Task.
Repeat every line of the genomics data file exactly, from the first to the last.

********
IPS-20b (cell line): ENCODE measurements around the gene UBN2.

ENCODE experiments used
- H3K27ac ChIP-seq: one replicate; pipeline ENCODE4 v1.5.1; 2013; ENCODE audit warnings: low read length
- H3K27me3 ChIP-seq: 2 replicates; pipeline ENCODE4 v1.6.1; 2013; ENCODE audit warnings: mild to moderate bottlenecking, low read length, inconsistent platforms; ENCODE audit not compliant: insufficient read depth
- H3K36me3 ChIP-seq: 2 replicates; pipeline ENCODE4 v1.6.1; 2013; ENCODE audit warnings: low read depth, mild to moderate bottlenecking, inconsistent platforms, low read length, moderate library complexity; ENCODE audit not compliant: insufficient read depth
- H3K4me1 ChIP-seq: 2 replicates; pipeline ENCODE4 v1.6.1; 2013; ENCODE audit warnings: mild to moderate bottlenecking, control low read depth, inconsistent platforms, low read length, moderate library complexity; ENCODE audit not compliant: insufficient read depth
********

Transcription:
IPS-20b (cell line): ENCODE measurements around the gene UBN2.

ENCODE experiments used
- H3K27ac ChIP-seq: one replicate; pipeline ENCODE4 v1.5.1; 2013; ENCODE audit warnings: low read length
- H3K27me3 ChIP-seq: 2 replicates; pipeline ENCODE4 v1.6.1; 2013; ENCODE audit warnings: mild to moderate bottlenecking, low read length, inconsistent platforms; ENCODE audit not compliant: insufficient read depth
- H3K36me3 ChIP-seq: 2 replicates; pipeline ENCODE4 v1.6.1; 2013; ENCODE audit warnings: low read depth, mild to moderate bottlenecking, inconsistent platforms, low read length, moderate library complexity; ENCODE audit not compliant: insufficient read depth
- H3K4me1 ChIP-seq: 2 replicates; pipeline ENCODE4 v1.6.1; 2013; ENCODE audit warnings: mild to moderate bottlenecking, control low read depth, inconsistent platforms, low read length, moderate library complexity; ENCODE audit not compliant: insufficient read depth